A research team led by Professor Makoto Fujita of the University of Tokyo, Japan, and complemented by Academy Professor Kari Rissanen of the University of Jyväskylä, Finland, has made a fundamental breakthrough in single-crystal X-ray analysis, the most powerful method for molecular structure determination. The team's breakthrough was reported in Nature on March 28, 2013.
X-ray single-crystal diffraction (SCD) analysis has the intrinsic limitation that the target molecule must be obtained as single crystals. Now, Professor Fujita's team at the University of Tokyo together with Academy Professor Rissanen at the University of Jyväskylä have established a new protocol for SCD analysis that does not require the crystallisation of the target molecule. In this method, a very small crystal of a porous complex absorbs the target molecule from the solution, enabling the crystallographic analysis of the structure of the absorbed guest along with the host framework.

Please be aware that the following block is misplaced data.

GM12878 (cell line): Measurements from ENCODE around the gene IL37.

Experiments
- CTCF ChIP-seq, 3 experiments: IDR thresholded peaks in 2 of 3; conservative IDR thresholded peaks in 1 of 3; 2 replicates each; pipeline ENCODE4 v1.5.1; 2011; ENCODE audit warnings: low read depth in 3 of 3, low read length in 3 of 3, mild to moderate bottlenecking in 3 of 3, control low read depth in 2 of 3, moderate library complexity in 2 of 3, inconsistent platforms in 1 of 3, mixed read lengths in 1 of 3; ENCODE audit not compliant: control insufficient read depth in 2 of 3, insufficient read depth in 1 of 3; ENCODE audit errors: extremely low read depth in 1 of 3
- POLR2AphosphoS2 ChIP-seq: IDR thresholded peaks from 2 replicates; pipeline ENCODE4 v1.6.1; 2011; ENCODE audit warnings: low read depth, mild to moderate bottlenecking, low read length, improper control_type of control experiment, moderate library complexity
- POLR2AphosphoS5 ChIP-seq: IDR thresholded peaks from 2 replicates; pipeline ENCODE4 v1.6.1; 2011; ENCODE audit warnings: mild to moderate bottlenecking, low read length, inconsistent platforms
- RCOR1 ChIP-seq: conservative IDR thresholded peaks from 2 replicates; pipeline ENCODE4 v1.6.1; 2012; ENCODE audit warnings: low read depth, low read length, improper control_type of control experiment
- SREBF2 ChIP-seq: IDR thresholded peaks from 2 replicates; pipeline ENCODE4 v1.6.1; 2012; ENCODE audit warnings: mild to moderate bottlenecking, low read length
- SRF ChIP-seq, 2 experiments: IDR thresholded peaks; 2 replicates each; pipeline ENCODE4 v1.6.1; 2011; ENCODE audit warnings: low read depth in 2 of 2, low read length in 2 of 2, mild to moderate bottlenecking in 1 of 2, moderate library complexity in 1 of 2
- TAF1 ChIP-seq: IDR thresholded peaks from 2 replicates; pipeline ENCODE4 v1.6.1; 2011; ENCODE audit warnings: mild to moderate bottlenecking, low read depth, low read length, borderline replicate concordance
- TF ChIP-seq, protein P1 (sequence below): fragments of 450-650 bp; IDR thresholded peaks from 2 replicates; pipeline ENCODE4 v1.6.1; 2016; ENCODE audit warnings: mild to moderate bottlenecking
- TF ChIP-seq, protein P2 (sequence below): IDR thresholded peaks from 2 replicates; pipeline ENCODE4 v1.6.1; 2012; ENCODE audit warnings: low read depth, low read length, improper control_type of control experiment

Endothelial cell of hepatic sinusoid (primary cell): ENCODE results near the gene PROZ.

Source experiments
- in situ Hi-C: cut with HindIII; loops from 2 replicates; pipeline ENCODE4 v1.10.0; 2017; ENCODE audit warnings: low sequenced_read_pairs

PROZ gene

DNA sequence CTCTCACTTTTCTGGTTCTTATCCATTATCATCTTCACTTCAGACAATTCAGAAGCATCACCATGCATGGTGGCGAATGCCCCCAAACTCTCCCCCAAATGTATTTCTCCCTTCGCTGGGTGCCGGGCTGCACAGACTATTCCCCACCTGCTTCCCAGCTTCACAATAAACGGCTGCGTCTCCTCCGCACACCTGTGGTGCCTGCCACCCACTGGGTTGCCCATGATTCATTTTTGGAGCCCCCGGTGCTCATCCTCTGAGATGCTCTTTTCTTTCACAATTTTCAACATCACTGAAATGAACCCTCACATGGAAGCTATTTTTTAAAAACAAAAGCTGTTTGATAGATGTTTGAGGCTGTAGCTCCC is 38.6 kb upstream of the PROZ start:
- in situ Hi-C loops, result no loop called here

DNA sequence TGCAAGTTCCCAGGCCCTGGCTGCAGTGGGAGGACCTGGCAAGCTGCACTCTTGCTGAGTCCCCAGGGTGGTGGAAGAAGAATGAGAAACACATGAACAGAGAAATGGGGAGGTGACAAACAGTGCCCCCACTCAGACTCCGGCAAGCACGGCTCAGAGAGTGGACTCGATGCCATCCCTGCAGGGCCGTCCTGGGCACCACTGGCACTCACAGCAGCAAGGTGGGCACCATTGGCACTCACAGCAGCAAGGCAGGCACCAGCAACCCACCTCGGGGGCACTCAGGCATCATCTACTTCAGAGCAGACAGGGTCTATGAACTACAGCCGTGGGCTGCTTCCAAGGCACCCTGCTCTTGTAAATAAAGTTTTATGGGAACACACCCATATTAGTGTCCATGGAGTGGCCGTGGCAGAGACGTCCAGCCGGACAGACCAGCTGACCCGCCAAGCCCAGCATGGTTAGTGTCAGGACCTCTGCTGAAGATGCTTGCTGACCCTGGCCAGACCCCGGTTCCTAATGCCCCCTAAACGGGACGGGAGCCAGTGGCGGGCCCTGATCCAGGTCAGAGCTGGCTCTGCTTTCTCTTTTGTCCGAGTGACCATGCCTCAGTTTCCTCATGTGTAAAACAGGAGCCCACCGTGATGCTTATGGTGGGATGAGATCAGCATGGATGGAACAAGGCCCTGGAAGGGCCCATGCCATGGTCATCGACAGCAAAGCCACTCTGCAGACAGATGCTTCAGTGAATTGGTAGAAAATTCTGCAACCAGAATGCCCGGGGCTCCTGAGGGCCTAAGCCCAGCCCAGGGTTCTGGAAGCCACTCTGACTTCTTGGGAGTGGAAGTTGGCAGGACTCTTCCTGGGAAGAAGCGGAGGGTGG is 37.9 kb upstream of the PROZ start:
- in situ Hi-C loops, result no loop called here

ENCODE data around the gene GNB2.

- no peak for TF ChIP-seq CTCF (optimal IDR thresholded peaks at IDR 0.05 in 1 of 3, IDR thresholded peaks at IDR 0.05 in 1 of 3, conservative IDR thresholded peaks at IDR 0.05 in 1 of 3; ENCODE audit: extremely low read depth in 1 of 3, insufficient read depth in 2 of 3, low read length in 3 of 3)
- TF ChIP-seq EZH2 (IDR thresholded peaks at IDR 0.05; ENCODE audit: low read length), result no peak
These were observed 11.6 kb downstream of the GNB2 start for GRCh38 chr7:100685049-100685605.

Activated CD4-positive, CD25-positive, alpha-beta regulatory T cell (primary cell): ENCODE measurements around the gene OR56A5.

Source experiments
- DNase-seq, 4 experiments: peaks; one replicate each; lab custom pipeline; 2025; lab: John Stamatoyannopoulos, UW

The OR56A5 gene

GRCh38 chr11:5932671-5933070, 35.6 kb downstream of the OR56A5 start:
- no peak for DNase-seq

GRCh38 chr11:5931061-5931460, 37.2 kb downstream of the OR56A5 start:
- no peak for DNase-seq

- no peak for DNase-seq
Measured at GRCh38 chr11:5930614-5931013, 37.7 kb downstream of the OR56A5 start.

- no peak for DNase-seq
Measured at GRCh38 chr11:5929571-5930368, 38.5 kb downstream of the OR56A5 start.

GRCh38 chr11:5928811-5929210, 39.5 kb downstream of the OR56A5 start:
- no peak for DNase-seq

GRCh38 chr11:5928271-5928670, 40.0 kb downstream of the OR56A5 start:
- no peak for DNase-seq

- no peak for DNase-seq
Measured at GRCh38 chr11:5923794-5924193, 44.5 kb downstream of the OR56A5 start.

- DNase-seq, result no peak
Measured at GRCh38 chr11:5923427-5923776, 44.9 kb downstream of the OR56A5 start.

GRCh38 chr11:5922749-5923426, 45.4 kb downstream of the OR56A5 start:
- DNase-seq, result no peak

As the SCD analysis is carried out with only one crystal, smaller than 0.1 x 0.1 x 0.1 mm in size, the required amount of the target molecule can be as low as 80 ng. Fujita's and Rissanen's work reports the structure determination of a scarce marine natural product from only 5 µg of it. Many natural and synthetic compounds for which chemists have almost given up the hope of analysing crystallographically can now be easily and precisely characterised by this method.
Explore further: Residual dipolar couplings unveil structure of small molecules
Nature 495, pp. 461–466 (28 March 2013), DOI:10.1038/nature11990